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Summary: Staying spiritually healthy encourages appetite.

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mak-ar'-ee-os supremely blest; by extension fortunate, well off: - blessed, happy

Matt 5:6 “Blessed are those who hunger and thirst for righteousness, For they shall be filled.” That verse describes a blessing that I want to live in for the rest of my life. I don’t want to ever lose my hunger for more of God. I want to somehow maintain a healthy desire to know God better and to be changed into His image. I suspect that same desire is in you or you wouldn’t be here today.

Righteousness = integrity, virtue, purity of life, rightness, correctness of thinking feeling, and acting

Is it even possible to maintain a longing for God in our lives? Is that something that just comes and goes and there’s not much we can do about it? Or is there a way to nourish that desire. The Greek tense in our text would indicate that it is something that becomes a part of who we are.

there are definitely times when that hunger and desire is more intense than others. The question is: How do we nurture our spiritual hunger for God?

I. Taste and see that the Lord is good. When we were growing up we developed a taste for certain foods.

II. we acquire our taste for certain foods. Before that happens we have to try it out. Amen? That’s why David passionately says in Ps 34:8 “Oh, taste and see that the LORD is good....” There was a day when I took a taste of God’s goodness and have desired it ever since. There was a time when someone explained to me the grace of God and I experienced it. That caused me to want more. I want more of God’s grace flowing through my life today than yesterday.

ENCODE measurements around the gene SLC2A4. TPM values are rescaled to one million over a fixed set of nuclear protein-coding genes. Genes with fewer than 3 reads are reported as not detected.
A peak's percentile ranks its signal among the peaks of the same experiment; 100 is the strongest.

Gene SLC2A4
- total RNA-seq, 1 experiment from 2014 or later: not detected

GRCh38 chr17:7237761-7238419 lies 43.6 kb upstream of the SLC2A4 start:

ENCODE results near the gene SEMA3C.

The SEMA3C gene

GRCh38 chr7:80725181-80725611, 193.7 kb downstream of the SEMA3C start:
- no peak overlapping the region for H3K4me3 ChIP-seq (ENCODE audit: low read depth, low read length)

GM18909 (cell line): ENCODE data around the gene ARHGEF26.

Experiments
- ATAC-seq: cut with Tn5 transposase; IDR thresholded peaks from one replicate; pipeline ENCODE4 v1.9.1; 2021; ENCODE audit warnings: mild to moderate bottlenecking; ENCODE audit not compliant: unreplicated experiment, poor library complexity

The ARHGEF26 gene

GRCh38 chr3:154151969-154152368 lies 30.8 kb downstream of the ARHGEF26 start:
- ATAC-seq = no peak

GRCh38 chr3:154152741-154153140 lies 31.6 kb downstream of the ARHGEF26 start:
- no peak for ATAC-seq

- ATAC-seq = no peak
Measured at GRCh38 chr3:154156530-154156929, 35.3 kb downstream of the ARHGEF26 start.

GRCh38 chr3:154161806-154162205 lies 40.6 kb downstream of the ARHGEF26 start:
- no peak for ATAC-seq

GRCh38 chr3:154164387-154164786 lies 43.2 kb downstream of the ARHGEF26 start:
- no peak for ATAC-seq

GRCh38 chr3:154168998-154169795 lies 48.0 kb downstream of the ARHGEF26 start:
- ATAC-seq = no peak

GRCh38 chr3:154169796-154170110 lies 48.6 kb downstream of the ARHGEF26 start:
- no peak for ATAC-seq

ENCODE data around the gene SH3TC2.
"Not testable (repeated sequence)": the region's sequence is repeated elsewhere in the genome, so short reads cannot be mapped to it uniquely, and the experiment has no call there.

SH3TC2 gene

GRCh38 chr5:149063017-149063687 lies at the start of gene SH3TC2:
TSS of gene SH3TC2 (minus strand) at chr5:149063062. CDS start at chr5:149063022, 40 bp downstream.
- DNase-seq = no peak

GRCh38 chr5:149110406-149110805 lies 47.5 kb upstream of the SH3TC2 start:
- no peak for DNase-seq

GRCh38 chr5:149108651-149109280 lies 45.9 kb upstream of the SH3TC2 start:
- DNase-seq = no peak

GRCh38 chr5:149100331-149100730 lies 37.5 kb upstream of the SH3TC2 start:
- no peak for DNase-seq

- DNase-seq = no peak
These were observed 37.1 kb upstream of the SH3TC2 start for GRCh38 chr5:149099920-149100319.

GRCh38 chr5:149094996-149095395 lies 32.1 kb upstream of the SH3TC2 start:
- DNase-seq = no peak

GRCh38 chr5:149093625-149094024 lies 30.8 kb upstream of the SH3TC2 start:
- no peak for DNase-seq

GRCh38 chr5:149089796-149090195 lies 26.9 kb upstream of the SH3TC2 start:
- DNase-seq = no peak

II. Acknowledge your need for spiritual nourishment. Is it important to nourish your spirit as well as your body? I know people who religiously care for their physical bodies. They are careful that the food they eat doesn’t have too many calories. They make sure it has the right protein and vitamins to nourish them properly. They stick to a routine that gives them plenty of exercise. In the natural, some of us could learn from their example. It is a good thing to take care of ourselves physically. Paul says it is profitable for a little while; it serves us well in this short temporal life. He told Timothy (4:8) “For bodily exercise profits a little, but godliness is profitable for all things, having promise of the life that now is and of that which is to come.” In comparison, Paul says taking care of our spiritual well being is infinitely more important.

Jesus made a similar statement when He quoted Deut. 8:3 and said “...Man shall not live by bread alone, but by every word that proceeds from the mouth of God” (Matt 4:4). He understood the necessity of feeding upon what God says. When He taught us to pray, “Give us this day our daily bread....” He had more in mind that just physical food. I believe that prayer includes petition for our physical needs; but it’s not limited to that. We need to look to the Father daily and ask Him to feed us spiritually as well. The point is this: we cannot simply ignore our spiritual needs and think everything is going to be fine. In fact, we must see spiritual nourishment as a higher priority than physical.


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